PR: Weak and Weary
Ugh.Where to begin? A bird challenge at first seemed kind of arbitrary and weird, but the more we thought about it, the more we were okay with it – or would have been if they hadn’t mucked around with it so much. On the surface, it was a fine idea; designers take inspirations from nature and the animal kingdom all the time. But the second we saw Collier “Smokey Eye” Strong standing there, it all fell apart for us because this wasn’t so much a “take your inspiration from nature” challenge as it was yet another product placement challenge. Product Runway.
To make matters worse, they jerked those poor designers around so much that they should’ve included neckbraces and a year’s supply of chiropractor visits in the prize package. Teams! But against each other! One look! Two looks! PSYCHE! One look! HAHAHAHAHAHAHA!!!!
Show of hands: who else thought that “You only have to show one look” twist was devised at the last second to give *ahem* certain people a leg up once the producers saw how things were shaking out in the work room? There’s so many twists, team challenges, and product placement opportunities this season that we almost – ALMOST – long for the days of “Make a pretty dress.”
So congratulations once again to Anya. Your win is causing T Lo to fight this morning.
It’s like this: Tom thinks that this dress is, in many ways, very impressive coming from her. Not because she’s only been sewing for 40 minutes, but because it was far outside her comfort zone and she pulled it off rather effectively.
Lorenzo thinks Tom is nuts. He claims that the minute this walked out, with Francisco Costa sitting in on the judging panel, her win was practically guaranteed. Of course the womenswear designer for Calvin Klein would fall all over this; it’s a slightly more theatrical Calvin Klein dress. Lorenzo also thinks that “Heidi needs to get her head out of Anya’s ass.” Tom agrees, but it seems to us that all three of the judges have their heads up her ass; to the point that it’s getting a little embarrassing how much they fall all over her for completing the simplest tasks.
We’re both in agreement that the dress borders on costumey, what with the wings on the shoulders and the back of the skirt looking like tailfeathers. These were things that Laura got criticized for, after all.
To be honest, we were way more interested in her first dress, even though it was a bit more in her wheelhouse than the second one. We would have liked to have seen the finished product.
And even though we’ve joked all season about her being a dangerously manipulative beauty queen, even we were shocked when she refused to give Josh some extra fabric mere days after all her competitors rallied around her to save her ass. She can try and justify that all she wants but it made her look incredibly nasty in our eyes.
She’s going to the finals, you guys. There’s no avoiding it. The judges are in love with her and that’s all there is to that. We hate to say it, but we think she might even win the whole thing. The whole beauty queen thing combined with the calculated underdog status of not being able to sew makes her somewhat tailor-made for the Lifetime demographic.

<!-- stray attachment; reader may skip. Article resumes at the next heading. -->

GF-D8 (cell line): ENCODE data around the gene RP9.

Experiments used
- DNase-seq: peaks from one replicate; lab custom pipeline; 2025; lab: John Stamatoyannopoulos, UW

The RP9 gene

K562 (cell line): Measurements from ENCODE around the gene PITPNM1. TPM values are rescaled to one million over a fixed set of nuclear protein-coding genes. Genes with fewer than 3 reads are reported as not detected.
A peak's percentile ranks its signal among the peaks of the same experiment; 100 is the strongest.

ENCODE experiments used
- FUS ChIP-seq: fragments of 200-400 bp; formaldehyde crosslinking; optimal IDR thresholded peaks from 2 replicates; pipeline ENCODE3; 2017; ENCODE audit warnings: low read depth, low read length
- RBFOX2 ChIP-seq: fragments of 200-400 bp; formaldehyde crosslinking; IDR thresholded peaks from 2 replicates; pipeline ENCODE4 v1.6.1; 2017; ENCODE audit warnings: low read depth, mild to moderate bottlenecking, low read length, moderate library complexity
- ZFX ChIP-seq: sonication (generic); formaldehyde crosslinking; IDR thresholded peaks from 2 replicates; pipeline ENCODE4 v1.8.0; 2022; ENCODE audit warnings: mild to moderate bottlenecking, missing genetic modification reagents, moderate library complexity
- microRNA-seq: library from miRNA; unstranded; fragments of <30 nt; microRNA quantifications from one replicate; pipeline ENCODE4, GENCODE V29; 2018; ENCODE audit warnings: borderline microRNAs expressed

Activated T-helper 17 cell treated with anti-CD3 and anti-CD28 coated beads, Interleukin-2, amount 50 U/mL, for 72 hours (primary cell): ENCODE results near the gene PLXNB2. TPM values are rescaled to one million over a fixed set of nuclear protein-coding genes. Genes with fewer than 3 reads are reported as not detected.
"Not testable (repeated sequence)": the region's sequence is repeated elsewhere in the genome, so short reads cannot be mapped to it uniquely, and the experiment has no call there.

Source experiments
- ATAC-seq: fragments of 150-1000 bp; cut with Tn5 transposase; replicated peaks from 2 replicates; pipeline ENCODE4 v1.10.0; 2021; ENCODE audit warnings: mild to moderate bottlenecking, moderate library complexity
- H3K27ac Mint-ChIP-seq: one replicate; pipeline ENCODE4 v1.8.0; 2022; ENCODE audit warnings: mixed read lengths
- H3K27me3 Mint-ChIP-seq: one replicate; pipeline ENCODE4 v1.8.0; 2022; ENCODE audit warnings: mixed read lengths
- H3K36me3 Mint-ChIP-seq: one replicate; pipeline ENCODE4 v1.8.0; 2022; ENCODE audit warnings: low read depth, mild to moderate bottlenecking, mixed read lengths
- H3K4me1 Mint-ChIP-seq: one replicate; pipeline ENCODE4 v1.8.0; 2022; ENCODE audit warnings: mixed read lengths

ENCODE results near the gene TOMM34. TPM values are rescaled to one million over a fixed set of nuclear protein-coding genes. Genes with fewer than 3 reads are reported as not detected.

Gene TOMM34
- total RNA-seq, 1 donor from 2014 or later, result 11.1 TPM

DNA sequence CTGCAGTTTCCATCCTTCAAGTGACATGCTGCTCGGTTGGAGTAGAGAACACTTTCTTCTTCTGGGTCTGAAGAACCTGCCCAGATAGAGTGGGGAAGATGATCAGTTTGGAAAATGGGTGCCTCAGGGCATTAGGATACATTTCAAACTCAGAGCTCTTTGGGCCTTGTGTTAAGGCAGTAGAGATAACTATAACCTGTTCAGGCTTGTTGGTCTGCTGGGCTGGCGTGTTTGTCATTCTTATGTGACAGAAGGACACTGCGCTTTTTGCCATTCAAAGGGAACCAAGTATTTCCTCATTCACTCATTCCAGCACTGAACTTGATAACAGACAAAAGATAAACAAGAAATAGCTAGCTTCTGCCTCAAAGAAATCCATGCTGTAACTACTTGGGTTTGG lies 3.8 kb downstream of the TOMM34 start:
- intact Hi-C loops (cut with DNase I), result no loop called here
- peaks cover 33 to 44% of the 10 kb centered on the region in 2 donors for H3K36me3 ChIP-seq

And since she looks as much like a model as an actual model, of course they’d choose her for a makeup ad.
And it’s a sad farewell to Bert, who went home for the exact reason we feared he would: a curmudgeonly lack of flexibility.
The fact of the matter is, on Project Runway, a designer is going to have to get used to the fact that he will routinely be asked to do things he doesn’t want to do. “Old school elegance” in the Bert mold, was simply not on the menu in a “Match your dress both to a bird and to eyeshadow” challenge. The whole point here is to roll with the crazy twists and pull together something that satisfies them all while remaining true to yourself as a designer.
A near-impossible task, to be sure. But plenty of successful contestants have managed it in the past.
The idea of hiding the bright colors he detests so much is what did him in. Sending out a dingy gray gown when your inspiration was all about exuberantly bright colors was a terrible idea.
To be fair, we liked the idea of the layered skirt with the bright colors underneath it.
But the bustier, no matter how well executed it was, looked very dated.
And the overall look was drab and simply not interesting enough from a design perspective. It was simply a bad entry all around.
And to his credit, he admitted it. But we said earlier this week that his greatest strength in the competition was his ability to talk about his designs on a professional level and when he couldn’t really say anything positive about his own work, it was obvious to us that he was going. Now, the point could be made once again that the judging changes from week to week, because if you look at Bert’s work cumulatively, he’s done more to impress the judges than Laura ever has. Sometimes the judges take that into account and sometimes they pretend that they don’t. To be honest, we were a bit surprised because we assumed that the judges liked Bert’s story enough to want to see him make it to the end, but apparently they couldn’t get past the sad and dated dress he sent down that runway.
As for After the Runway, could there be a better indication of what Lifetime considers the most important thing about the show? It’s not about design anymore; it’s about interpersonal conflict. You can call it “Clearing the Air” all you want, but it really should be called “Stirring Up Shit.” Laura Bennett, God bless her, has bigger balls than we do, but we really don’t want to see an extra half-hour of arguing tacked onto the end of each episode.
Will we ever again see a Project Runway that values skill and creativity over oxygen-sucking drama vortices and beauty queens?